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Low Fire Friday - Bleeding Cake Glaze (Crunchy texture)

Meagan Chaney Gumpert - Friday, April 06, 2012

Another reliable glaze that works best if applied thick. Bleeding Cake is an opaque glaze with a crunchy, sandy texture.

 

 
Bleeding Cake - Cone 04

Volcanic Ash 33
Borax            20
Sand*           16   * (I use the fine grain hobby sand from Michael's or other craft store)
Grolleg          11
EPK              20
____________
                   100
 









 




[dark blue, moss green, brick red, yellow ochre]

 
For color add...
Dark blue:  + Cobalt Carbonate 3%
Moss green:  + Chrome 1%
Brick red/warm brown:  + Red Iron Oxide 15%
Golden/Yellow Ochre:  + Rutile 8%
 


Comments
Mary S. commented on 18-Jun-2013 09:43 AM
Hi Meagan,

I mixed up a batch of bleeding cake glaze, but I'm not sure I've done it right. I can't see how I can get the sand to mix in and not just collect into the bottom of the container. I did my best to "sloosh" the liquid back and forth to ensure that all my test colours got some of the grit, but it's not like usual glazes. And some of the tests are nice and thick (like red iron oxide, but there is so much of that colour) but others are much thinner.
It would be great if next time you mixed up a batch, you took pictures. But in the meantime, how do you cope with the sand? I've got some left over, and I'm going to equally mix it in with the colours. Thanks for sharing, I really love the colours and have so many ideas on what to do with it, if I can get nice results!
Meagan Chaney Gumpert commented on 18-Jun-2013 02:31 PM
Hi Mary,

Thanks for checking in! It's tough to say without seeing pictures of what you're doing, but I suspect that you haven't mixed your glaze as thick as I do if your sand is settling out. I mix my glazes, super, super thick! Similar to the consistency of frozen yogurt. It should stay on your brush when you lift it up and not all drip down. This is a photo and blog post that may help. It's of a different glaze, but it will hopefully help show how thick my glazes are. Definitely not like a typical pouring/dipping pottery glaze!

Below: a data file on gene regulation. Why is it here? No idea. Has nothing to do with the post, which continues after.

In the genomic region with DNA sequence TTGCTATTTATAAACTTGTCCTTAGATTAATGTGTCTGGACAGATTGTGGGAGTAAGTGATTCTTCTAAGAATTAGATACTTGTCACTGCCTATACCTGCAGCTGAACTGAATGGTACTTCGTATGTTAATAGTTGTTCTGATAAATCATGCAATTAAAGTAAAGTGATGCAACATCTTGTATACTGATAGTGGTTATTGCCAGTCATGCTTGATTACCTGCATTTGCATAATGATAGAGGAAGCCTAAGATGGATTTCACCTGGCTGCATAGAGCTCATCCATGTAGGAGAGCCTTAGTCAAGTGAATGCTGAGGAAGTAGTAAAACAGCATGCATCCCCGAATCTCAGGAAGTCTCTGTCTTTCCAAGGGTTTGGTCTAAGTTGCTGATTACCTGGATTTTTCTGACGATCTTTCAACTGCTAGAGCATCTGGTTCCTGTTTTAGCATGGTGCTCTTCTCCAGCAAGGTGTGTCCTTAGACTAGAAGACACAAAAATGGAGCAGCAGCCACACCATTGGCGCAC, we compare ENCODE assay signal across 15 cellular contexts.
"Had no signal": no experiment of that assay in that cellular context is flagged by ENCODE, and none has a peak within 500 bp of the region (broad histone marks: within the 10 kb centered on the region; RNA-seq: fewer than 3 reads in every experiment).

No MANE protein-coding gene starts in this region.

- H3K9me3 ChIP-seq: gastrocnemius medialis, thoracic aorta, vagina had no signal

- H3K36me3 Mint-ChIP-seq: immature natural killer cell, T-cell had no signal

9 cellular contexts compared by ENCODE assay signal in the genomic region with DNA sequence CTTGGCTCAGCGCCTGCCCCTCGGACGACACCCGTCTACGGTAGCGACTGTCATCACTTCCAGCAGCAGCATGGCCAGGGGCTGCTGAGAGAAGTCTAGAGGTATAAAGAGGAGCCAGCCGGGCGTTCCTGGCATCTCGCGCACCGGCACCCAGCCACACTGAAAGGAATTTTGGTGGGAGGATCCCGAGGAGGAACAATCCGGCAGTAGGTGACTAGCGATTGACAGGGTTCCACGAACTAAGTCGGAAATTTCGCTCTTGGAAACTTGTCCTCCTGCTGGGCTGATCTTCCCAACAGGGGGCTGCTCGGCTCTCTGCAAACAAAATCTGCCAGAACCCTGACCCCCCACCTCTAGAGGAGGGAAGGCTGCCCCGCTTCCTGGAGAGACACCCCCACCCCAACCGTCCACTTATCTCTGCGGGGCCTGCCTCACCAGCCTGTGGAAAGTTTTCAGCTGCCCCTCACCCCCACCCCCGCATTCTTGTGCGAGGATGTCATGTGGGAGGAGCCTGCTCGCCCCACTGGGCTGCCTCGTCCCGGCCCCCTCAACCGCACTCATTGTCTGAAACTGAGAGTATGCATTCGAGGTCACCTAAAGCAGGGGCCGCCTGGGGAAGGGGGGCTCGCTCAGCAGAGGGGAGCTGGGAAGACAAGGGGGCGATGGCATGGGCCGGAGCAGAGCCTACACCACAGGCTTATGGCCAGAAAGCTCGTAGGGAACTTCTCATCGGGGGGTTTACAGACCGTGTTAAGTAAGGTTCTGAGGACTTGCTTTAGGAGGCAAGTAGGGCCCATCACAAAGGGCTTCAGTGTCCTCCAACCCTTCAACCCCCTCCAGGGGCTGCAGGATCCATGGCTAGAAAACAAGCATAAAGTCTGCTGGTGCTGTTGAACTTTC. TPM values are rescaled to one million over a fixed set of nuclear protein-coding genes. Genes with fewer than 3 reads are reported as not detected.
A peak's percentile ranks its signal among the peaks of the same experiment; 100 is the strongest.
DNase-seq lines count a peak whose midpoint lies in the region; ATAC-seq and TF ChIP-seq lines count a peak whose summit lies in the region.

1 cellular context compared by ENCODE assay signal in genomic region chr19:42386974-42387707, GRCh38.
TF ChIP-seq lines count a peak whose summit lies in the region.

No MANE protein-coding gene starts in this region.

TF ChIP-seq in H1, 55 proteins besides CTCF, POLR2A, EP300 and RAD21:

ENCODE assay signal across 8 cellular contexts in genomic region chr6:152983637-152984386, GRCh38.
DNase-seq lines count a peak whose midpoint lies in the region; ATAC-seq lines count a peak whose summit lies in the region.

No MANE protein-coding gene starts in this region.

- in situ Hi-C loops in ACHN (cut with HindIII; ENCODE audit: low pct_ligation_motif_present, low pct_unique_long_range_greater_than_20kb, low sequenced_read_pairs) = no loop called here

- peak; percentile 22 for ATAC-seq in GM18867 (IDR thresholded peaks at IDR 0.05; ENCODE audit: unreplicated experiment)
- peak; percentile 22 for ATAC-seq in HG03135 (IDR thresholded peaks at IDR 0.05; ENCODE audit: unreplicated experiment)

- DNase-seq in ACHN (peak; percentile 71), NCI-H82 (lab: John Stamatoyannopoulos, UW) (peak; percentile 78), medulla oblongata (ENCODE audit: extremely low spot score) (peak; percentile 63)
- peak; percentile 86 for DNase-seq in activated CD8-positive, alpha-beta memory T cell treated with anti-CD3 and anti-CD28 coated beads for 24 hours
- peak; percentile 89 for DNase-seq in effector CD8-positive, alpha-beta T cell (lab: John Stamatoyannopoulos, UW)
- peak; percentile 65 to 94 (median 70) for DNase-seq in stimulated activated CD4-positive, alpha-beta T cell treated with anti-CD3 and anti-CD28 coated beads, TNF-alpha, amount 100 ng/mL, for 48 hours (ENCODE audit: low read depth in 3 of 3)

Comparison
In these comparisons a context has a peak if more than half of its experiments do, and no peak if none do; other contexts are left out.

http://www.meaganchaneygumpert.com/_blog/unique_mixed_media_sculpture/post/Low_Fire_Friday_-_Thick_is_the_Trick/#.UcCnGvnviSo

I hope this was able to help you. Please let me know how it goes! And if you have anymore questions, just holler!

Meagan
Mary commented on 20-Jun-2013 10:29 PM
Well, I guess I will let the first batch dry out a bit, and test them anyway, and mix up a new batch. I guess you don't worry about sieving do you? I'll make some more but not add very much water.
thank you!
I think a trip to Florida may be in my future! Do you do courses on these glazes?
Meagan Chaney Gumpert commented on 01-Jul-2013 01:53 PM
Hey Mary,

Yep, no sieving. Hooray!

And I would definitely be open to teaching a glaze workshop in my studio. I don't have anything on the calendar at the moment, but maybe we can schedule something. I can do private workshop or small group (up to 3 people.) So, just let me know and hopefully we can work something out!

Cheers!
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